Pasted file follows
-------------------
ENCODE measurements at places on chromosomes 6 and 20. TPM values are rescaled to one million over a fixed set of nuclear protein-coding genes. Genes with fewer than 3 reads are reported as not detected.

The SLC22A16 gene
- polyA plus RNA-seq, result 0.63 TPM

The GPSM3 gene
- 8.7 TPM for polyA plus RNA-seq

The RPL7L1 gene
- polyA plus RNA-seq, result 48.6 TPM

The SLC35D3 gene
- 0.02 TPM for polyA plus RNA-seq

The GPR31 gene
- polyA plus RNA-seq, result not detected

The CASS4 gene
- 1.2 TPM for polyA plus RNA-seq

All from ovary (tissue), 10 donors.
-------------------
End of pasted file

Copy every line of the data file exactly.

ENCODE measurements at places on chromosomes 6 and 20. TPM values are rescaled to one million over a fixed set of nuclear protein-coding genes. Genes with fewer than 3 reads are reported as not detected.

The SLC22A16 gene
- polyA plus RNA-seq, result 0.63 TPM

The GPSM3 gene
- 8.7 TPM for polyA plus RNA-seq

The RPL7L1 gene
- polyA plus RNA-seq, result 48.6 TPM

The SLC35D3 gene
- 0.02 TPM for polyA plus RNA-seq

The GPR31 gene
- polyA plus RNA-seq, result not detected

The CASS4 gene
- 1.2 TPM for polyA plus RNA-seq

All from ovary (tissue), 10 donors.